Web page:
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Q: What do the phrases ‘no sugar added,’ ‘low fat’ and ‘gluten free’ mean?

Posted July 24, 2013 in Advice Column, Waukee

A: Product packaging is meant to both inform and advertise, so manufacturers want to represent their products in the best possible light. Candy makers may proudly boast “no fat,” because that product never had any fat in the first place, it’s all sugar. They’re truthful, but they’re suggesting that this product is healthy because it has no fat, which may not be the case. “No sugar added” does not mean no sugar. It means the manufacturer didn’t add to the sugar already in it. Watch out for sweeteners like high fructose corn syrup, aspartame and sucralose. Your tongue may like the experience, but the rest of your body does not, so try to avoid them.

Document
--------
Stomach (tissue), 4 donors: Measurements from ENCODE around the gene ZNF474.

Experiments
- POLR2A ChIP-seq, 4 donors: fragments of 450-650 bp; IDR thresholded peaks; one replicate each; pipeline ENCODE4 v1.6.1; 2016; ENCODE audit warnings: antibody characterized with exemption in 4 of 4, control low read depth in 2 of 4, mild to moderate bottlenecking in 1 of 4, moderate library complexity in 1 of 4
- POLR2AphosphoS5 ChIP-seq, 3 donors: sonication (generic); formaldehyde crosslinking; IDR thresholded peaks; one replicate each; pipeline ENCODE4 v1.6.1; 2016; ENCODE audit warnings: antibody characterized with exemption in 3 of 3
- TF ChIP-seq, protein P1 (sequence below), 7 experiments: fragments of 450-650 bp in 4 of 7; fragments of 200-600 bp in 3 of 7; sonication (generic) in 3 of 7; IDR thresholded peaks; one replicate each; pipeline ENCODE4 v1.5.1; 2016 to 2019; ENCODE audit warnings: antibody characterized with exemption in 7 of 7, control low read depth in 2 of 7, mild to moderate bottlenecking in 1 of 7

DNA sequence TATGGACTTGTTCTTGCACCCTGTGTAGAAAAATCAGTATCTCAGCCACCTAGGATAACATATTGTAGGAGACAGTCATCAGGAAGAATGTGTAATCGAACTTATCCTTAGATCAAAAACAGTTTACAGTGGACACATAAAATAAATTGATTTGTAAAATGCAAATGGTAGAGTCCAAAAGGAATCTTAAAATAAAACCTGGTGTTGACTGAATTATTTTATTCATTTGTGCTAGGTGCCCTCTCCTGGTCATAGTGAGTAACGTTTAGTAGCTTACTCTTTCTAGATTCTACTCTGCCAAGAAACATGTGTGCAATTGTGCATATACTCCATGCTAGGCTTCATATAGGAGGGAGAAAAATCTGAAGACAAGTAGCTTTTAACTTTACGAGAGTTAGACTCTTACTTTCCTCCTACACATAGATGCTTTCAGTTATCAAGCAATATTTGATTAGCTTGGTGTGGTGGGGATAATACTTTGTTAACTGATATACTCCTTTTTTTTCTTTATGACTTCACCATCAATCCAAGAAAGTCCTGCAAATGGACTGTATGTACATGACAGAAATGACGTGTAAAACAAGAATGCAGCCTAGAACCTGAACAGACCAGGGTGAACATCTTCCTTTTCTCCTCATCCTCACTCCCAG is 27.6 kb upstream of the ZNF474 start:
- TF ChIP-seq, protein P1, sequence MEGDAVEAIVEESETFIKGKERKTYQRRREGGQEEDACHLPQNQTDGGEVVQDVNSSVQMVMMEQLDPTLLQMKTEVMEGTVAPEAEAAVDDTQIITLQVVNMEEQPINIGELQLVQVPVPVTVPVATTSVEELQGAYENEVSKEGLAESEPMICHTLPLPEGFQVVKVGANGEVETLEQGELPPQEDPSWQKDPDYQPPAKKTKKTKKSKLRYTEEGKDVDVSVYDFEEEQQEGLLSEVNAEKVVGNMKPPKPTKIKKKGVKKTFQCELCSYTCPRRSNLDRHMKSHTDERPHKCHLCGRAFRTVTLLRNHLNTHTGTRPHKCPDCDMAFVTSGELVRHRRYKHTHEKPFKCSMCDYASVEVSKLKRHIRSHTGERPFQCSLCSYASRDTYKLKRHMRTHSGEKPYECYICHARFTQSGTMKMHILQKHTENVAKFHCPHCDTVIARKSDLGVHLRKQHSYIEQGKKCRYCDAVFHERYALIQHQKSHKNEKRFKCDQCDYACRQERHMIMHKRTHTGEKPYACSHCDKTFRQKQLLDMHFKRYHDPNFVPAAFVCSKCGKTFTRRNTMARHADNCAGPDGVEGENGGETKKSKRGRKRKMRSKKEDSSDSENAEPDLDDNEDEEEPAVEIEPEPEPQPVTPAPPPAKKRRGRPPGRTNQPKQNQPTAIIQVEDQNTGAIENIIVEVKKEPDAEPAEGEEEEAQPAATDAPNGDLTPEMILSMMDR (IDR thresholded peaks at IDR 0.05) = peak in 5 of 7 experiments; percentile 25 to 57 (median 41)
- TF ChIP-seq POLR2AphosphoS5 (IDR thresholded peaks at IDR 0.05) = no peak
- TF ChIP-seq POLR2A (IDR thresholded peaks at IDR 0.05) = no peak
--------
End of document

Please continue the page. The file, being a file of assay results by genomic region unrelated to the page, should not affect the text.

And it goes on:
“Low fat” foods have become very popular, but your body needs some fat to function normally. That’s why most healthy diets include a variety of wholesome, fresh foods. And why gluten-free? Gluten is a protein found in wheat, barley and rye. It is in so much of our typical diet, it’s hard to believe that it’s bad for us. Gluten acts like a scrub-brush on the inside of your circulatory system, causing irritation and inflammation and making you more prone to cholesterol deposits and cardiovascular disease. That’s why eating less gluten is a step toward better nutrition, leading to a healthier life overall. Read up on gluten and how to eat more healthfully without it.

Information provided by Dr. Paul Kerkhoff, Kerkhoff Chiropractic, 260 Highway 6, 987-4747.

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